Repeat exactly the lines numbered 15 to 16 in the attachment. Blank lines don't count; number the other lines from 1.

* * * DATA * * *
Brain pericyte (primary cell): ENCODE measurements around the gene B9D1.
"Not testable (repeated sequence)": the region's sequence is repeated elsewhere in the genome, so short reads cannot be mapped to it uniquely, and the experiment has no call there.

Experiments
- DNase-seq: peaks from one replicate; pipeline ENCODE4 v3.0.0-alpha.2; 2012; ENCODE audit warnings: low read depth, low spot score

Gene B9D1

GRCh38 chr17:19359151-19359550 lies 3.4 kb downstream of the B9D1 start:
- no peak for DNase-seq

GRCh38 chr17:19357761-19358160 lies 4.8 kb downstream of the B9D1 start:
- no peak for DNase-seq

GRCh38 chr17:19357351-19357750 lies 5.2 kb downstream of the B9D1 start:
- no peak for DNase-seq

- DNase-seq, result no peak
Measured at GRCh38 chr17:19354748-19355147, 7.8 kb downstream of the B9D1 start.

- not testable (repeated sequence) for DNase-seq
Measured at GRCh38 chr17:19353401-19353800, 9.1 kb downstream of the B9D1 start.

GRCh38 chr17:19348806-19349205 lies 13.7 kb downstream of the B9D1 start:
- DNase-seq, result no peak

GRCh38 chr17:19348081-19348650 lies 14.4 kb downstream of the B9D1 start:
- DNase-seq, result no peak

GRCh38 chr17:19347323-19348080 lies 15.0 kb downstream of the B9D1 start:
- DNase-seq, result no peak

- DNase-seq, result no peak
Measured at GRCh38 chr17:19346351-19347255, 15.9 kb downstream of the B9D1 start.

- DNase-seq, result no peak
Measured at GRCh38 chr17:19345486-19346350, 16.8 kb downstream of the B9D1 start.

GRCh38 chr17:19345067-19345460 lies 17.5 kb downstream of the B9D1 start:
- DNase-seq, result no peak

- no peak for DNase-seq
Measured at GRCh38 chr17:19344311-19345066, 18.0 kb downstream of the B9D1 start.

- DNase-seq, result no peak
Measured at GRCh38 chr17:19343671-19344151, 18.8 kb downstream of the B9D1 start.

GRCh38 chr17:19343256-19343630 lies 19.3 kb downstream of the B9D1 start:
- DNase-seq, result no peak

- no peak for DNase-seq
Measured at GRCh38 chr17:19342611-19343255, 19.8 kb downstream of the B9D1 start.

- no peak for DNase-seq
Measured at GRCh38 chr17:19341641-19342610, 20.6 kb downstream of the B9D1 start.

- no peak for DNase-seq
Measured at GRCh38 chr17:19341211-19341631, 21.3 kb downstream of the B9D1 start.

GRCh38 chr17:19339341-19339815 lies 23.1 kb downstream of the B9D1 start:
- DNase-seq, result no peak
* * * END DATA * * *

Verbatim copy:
Measured at GRCh38 chr17:19353401-19353800, 9.1 kb downstream of the B9D1 start.

GRCh38 chr17:19348806-19349205 lies 13.7 kb downstream of the B9D1 start: